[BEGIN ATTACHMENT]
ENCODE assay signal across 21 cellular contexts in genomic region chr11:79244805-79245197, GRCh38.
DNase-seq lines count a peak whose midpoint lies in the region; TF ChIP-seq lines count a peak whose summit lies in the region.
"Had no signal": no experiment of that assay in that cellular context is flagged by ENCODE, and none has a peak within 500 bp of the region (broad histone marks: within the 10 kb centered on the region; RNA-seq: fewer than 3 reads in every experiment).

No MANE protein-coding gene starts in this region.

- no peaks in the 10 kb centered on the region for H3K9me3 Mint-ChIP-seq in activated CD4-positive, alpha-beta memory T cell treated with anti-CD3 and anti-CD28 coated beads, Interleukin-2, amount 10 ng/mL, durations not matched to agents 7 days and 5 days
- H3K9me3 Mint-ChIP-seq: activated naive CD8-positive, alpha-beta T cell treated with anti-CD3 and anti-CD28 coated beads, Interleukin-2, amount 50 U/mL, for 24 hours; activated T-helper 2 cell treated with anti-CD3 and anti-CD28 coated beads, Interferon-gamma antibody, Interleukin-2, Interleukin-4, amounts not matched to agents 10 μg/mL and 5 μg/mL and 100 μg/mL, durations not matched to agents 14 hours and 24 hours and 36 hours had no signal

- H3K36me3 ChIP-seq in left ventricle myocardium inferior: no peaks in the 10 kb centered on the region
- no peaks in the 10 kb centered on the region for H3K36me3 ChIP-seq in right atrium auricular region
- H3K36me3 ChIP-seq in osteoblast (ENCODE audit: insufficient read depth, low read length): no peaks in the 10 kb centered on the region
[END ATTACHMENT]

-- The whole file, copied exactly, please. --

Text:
ENCODE assay signal across 21 cellular contexts in genomic region chr11:79244805-79245197, GRCh38.
DNase-seq lines count a peak whose midpoint lies in the region; TF ChIP-seq lines count a peak whose summit lies in the region.
"Had no signal": no experiment of that assay in that cellular context is flagged by ENCODE, and none has a peak within 500 bp of the region (broad histone marks: within the 10 kb centered on the region; RNA-seq: fewer than 3 reads in every experiment).

No MANE protein-coding gene starts in this region.

- no peaks in the 10 kb centered on the region for H3K9me3 Mint-ChIP-seq in activated CD4-positive, alpha-beta memory T cell treated with anti-CD3 and anti-CD28 coated beads, Interleukin-2, amount 10 ng/mL, durations not matched to agents 7 days and 5 days
- H3K9me3 Mint-ChIP-seq: activated naive CD8-positive, alpha-beta T cell treated with anti-CD3 and anti-CD28 coated beads, Interleukin-2, amount 50 U/mL, for 24 hours; activated T-helper 2 cell treated with anti-CD3 and anti-CD28 coated beads, Interferon-gamma antibody, Interleukin-2, Interleukin-4, amounts not matched to agents 10 μg/mL and 5 μg/mL and 100 μg/mL, durations not matched to agents 14 hours and 24 hours and 36 hours had no signal

- H3K36me3 ChIP-seq in left ventricle myocardium inferior: no peaks in the 10 kb centered on the region
- no peaks in the 10 kb centered on the region for H3K36me3 ChIP-seq in right atrium auricular region
- H3K36me3 ChIP-seq in osteoblast (ENCODE audit: insufficient read depth, low read length): no peaks in the 10 kb centered on the region